Chace addresses campus issues at Council Town Hall

President Bill Chace outlined some of his thoughts and concerns about Emory and answered questions from the audience at an Oct. 15 Town Hall meeting sponsored by the Employee Council.

Chace delineated several of the issues he has been working with and reflecting on recently: campus planning, the future of health sciences at Emory, the future of The Carter Center and the funding of Emory's rapid expansion in all areas.

Chace said that campus planning means different things to different people, but overall "there are a great many concerns about how the campus looks. "My colleagues and I have concluded that what we need is an entire master plan for the whole University," Chace said. He said this plan is in progress, and a national firm will be selected to bring it to fruition. Chace stressed the need for "radical solutions" to some of the problems with Emory's campus and cited the need for a MARTA rail station to alleviate several of these problems.

On the future of the health sciences, Chace stressed Emory's massive contributions over the years and mentioned that more than two-thirds of Emory's entire budget goes to health sciences. However, "we are vulnerable to shifts in the federal government," Chace said, and "strong leadership is needed to determine how Emory in the health sciences will be maintained with greater strength. Emory's fate and fortune are inevitably linked with the future of health sciences in America."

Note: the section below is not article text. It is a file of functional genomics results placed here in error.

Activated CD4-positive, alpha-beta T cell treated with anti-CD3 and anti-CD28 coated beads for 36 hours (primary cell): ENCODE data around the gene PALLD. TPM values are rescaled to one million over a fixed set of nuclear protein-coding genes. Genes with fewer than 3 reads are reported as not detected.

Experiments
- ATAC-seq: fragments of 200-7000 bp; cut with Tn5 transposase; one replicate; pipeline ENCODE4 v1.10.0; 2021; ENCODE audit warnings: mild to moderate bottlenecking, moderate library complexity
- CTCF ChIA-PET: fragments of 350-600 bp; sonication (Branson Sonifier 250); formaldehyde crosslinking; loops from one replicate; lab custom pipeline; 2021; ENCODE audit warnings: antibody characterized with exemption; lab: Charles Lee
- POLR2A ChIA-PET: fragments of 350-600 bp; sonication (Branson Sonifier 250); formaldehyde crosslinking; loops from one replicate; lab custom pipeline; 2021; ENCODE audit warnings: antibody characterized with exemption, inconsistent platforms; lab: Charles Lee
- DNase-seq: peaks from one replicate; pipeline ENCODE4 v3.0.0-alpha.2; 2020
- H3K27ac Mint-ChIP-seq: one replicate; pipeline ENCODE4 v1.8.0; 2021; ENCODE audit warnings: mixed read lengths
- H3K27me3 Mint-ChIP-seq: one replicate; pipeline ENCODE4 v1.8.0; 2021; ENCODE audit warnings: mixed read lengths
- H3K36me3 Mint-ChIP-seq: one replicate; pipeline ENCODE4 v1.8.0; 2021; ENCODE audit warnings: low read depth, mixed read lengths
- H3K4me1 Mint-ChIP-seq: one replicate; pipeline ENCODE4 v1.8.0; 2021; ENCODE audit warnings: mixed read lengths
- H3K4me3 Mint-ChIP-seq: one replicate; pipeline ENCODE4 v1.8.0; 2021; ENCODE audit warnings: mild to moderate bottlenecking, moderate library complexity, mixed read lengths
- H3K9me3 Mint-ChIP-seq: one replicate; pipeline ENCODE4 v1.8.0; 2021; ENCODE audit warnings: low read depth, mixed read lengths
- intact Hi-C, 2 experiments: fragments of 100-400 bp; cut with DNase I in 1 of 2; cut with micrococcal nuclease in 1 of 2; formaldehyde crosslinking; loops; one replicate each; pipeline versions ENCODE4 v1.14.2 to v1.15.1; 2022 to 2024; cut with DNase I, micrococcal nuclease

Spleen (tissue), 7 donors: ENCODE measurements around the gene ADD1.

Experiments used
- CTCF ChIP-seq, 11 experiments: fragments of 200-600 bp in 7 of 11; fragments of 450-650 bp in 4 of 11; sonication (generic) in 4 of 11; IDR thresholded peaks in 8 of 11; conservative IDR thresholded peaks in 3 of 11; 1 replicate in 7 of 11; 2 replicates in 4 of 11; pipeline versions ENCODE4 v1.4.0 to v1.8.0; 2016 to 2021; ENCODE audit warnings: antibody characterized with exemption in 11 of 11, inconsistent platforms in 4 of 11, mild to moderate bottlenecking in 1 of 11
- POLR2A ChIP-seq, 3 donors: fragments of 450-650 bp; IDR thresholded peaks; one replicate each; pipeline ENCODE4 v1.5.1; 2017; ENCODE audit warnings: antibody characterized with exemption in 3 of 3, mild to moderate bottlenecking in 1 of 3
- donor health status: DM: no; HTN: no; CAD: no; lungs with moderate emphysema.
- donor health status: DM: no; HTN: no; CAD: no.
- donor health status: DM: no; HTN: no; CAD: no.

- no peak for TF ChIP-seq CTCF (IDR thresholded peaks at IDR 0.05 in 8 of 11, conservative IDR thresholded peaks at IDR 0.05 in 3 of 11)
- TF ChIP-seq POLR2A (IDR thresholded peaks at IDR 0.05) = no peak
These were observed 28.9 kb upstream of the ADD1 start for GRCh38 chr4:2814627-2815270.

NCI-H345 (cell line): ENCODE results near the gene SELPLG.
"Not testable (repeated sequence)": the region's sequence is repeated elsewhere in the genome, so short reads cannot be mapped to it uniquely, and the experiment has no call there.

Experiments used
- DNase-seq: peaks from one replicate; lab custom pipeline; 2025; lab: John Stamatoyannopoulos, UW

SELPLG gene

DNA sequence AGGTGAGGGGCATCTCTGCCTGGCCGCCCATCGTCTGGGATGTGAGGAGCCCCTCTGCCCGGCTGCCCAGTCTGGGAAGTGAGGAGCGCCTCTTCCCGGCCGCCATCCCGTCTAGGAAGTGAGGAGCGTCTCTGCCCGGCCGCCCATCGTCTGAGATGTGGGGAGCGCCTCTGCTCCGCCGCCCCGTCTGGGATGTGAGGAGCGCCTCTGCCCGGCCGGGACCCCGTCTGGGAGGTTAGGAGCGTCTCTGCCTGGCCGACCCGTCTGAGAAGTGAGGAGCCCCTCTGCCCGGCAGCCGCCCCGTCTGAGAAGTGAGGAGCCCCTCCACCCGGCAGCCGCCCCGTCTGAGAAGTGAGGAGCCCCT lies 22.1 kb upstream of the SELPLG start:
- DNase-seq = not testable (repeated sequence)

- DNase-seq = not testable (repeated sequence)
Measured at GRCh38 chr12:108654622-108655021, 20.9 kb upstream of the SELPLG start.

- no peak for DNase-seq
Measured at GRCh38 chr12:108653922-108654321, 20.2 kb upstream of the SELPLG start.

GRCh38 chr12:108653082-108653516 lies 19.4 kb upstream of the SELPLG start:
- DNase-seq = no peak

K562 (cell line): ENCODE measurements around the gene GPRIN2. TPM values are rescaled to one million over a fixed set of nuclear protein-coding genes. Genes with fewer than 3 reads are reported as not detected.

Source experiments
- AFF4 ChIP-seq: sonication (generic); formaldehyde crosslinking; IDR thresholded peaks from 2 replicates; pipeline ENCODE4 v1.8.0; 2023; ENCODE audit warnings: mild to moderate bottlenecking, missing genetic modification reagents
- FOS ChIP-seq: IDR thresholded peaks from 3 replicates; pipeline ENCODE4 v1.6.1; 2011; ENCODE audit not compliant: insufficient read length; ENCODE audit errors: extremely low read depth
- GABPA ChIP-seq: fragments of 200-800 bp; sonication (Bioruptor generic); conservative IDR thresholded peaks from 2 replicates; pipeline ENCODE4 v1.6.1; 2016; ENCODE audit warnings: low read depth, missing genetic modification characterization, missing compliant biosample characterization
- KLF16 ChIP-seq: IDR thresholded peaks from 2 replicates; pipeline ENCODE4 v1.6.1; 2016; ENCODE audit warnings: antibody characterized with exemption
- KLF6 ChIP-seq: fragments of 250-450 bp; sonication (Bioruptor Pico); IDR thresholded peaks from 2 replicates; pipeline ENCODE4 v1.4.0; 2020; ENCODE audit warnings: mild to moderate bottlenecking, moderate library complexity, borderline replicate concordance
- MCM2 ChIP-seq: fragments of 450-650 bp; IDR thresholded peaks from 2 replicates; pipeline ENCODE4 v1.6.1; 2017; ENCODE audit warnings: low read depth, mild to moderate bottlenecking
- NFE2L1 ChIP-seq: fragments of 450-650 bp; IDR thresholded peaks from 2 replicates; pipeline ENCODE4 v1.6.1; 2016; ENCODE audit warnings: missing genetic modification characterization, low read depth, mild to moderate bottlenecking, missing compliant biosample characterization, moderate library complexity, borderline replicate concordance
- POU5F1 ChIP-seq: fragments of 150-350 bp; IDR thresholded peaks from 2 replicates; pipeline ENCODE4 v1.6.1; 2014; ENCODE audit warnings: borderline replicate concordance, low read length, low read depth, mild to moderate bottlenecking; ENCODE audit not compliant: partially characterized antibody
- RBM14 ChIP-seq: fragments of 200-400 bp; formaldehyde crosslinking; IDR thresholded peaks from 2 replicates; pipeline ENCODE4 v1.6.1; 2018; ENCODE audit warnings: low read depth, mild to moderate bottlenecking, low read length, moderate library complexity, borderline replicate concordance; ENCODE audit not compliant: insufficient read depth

Concerning The Carter Center, Chace said "at some point the Carters will no longer be active members. Their absence would provide an interesting challenge." He emphasized that he wanted to honor former President Jimmy Carter's ideals for The Carter Center, and since he and Carter have a good working relationship, he is confident of a positive outcome.

Lastly, Chace said that "Emory as an institution has grown faster than any other university in the country." He added that Emory's "great resources in philanthropy" in one sense made it a "wealthy institution," but one that is still "crucially dependent on tuition dollars." Chace said he hopes to raise the level of alumni giving in accordance with this sentiment, among pursuing other means of fundraising.

Questions from the audience ranged from possibilities for the MARTA station to plans for the arts center on campus. Chace said plans for a MARTA station, were they to be executed, probably would not be in effect until the end of the century. Chace said U.S. Rep. Cynthia McKinney is "our champion in Congress" and is working to get plans under way in accordance with Emory's surrounding community.

Chace called the planned Center for the Performing Arts "among his absolute top priorities," saying he was looking at "more efficient and flexible ways to make use of the endowment" for this purpose.

--Danielle Service

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